Skip to main content

2010

The Spirit Catches You and You Fall Down by Anne Fadiman

Posted in

Image of The Spirit Catches You and You Fall Down
There's been criticism on both side of Anne Fadiman's The Spirit Catches You and You Fall Down - it's either too pro-Hmong/Lia Lee's family or too pro-doctor. I've always believed that if neither side of a story is entirely happy with your article or book, then you've done something right.

Next Stop Reloville by Peter T. Kilborn

Posted in

Image of Next Stop, Reloville: Life Inside America's New Rootless Professional Class
After reading several positive reviews, I hunted down Next Stop, Reloville: Life Inside America's New Rootless Professional Class . The book is well-written and researched. It provides an interesting look at the "relo" lifestyle of many Americans, and Kilborn hammers home his thesis of the negative impact on communities like Alpharetta, Georgia.

Amazing Grace by Megan Shull

Posted in

Image of Amazing Grace
While I slog through a book about business and housing, I decided to take a break and spend an evening reading Amazing Grace . I'm trying to read more young adult fiction to get a sense of what's out there.

I suppose you could do worse than read, or have your teen read, Amazing Grace . The heroine, 15-year-old Grace Kincaid, starts the story by leaving behind her stellar tennis career and celebrity status to live undercover as a regular girl in Alaska. (It's all very Hannah Montana meets Northern Exposure).

The Help by Kathryn Stockett

Posted in

Image of The Help
My father went out and bought The Help for me just because he had enjoyed reading it so much. (I think he had already lent his copy to someone, and yes, my father is awesome and a big patron of my book habit.)

Laughing Without an Accent by Firoozeh Dumas

Posted in

Image of Laughing Without an Accent: Adventures of a Global Citizen
A smooth continuation from Funny in Farsi: A Memoir of Growing Up Iranian in America , Dumas continues to write charming essays on life as an Iranian-American. Laughing Without an Accent: Adventures of a Global Citizen tackles more of her adult life, from choosing to take the television out of the house and the effects of that on her children, to dealing with a mother-in-law who seems like she's out of a Grimm fairy tale.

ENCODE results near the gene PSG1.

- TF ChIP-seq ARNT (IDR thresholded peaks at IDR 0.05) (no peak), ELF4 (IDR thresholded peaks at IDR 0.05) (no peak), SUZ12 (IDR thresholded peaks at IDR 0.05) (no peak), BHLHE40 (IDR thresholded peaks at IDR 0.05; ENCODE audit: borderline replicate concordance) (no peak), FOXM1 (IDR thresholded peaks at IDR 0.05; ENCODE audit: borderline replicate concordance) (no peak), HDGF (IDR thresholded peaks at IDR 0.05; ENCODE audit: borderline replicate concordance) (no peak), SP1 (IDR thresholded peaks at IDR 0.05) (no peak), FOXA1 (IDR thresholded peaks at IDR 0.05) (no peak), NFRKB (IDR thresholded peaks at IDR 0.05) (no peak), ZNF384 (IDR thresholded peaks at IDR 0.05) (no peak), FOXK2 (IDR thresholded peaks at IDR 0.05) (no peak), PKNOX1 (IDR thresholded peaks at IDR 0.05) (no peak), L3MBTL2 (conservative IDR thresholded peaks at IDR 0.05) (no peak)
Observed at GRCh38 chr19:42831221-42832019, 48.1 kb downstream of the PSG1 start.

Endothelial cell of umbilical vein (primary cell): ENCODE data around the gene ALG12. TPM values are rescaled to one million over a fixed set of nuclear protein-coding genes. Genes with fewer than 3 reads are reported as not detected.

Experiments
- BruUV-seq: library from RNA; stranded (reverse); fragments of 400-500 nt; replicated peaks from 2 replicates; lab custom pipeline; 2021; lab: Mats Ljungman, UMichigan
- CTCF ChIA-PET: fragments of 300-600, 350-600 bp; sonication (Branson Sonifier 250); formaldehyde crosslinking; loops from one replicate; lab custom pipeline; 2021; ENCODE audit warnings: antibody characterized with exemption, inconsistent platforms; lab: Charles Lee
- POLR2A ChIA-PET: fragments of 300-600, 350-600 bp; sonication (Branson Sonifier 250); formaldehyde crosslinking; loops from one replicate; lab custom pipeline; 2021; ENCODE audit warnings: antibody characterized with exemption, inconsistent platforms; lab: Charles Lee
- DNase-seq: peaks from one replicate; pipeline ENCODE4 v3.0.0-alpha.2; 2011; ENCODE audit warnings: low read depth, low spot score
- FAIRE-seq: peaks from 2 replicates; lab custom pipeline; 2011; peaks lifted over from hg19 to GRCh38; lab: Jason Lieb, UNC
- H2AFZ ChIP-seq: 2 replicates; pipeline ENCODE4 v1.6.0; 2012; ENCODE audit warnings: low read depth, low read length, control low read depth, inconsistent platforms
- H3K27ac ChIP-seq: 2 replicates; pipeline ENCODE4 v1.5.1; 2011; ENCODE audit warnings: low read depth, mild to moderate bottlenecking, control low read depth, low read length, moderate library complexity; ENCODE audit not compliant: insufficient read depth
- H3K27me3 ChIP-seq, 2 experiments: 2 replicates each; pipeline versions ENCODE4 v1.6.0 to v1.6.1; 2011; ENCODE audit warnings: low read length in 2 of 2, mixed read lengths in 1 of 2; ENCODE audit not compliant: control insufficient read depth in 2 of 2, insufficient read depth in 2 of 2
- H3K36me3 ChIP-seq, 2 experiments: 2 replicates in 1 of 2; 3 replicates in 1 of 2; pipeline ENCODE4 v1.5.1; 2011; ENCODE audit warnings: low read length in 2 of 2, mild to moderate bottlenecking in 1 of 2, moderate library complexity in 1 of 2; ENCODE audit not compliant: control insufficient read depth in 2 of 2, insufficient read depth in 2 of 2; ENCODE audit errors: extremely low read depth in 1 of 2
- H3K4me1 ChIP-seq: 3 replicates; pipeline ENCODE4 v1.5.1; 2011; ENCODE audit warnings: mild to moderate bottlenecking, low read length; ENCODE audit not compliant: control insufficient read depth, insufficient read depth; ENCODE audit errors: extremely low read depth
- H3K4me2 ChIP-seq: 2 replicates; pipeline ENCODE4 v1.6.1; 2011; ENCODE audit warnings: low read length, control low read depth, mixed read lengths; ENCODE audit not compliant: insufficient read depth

A Reliable Wife by Robert Goolrick

Posted in

It turns out that was the perfect book to read this week. Why, you ask? It's because it takes place in 1907 Wisconsin, which is remarkably similar to Baltimore 2010, currently suffering from Snowpocalypse: The Threequel.

A Perfectly Good Family by Lionel Shriver

Posted in

Image of A Perfectly Good Family: A Novel (P.S.)
A Perfectly Good Family: A Novel (P.S.) has the dubious honor of being the first book of 2010 that I hated.

What's sad about that is I am a big fan of Lionel Shriver - I thought We Need to Talk About Kevin: A Novel (P.S.) and The Post-Birthday World were both great; well-written with an element of mystery that made them both "can't put down" reads.

The premise of A Perfectly Good Family: A Novel (P.S.) is simple: following the death of their parents, three children have to decide whether to sell their childhood home. In order to keep it, two would have to buy the third out.

Expecting Adam by Martha Beck

Posted in

Image of Expecting Adam: A True Story of Birth, Rebirth, and Everyday Magic
So let's start with the easy part - Expecting Adam: A True Story of Birth, Rebirth, and Everyday Magic movingly encapsulates what a Harvard doctoral student went through when she discovered she was pregnant with a child with Down's Syndrome. Martha Beck writes in a brisk style and includes powerful anecdotes about the reaction of her students and family members. She delves into deep questions about intellect, spirituality, and values.

The Guinea Pig Diaries by A.J. Jacobs

Posted in

Image of The Guinea Pig Diaries: My Life as an Experiment
Compared to The Year of Living Biblically: One Man's Humble Quest to Follow the Bible as Literally as Possible and The Know-It-All: One Man's Humble Quest to Become the Smartest Person in the World , this collection of essays is a lot lighter, both in scope and length. It's like a primer into the world of A.J. Jacobs, and you will have likely some of these essays elsewhere, such as "My Outsourced Life." That said, many of the essays are incredibly funny, and Jacobs continues to be the eccentric neighbor you wish you had. It's a good place to start with his work, but get this book from the library if you've read the other two.

This Is Where I Leave You by Jonathan Tropper

Posted in

Image of This Is Where I Leave You
Apart from the fact that This Is Where I Leave You is wonderful, which it is, it also was the only thing that made a 5-hour flight to Phoenix bearable, since it was one of those times where I was trapped next to an obese man and the person in front of me put her seat back. And there were unhappy dogs.

Syndicate content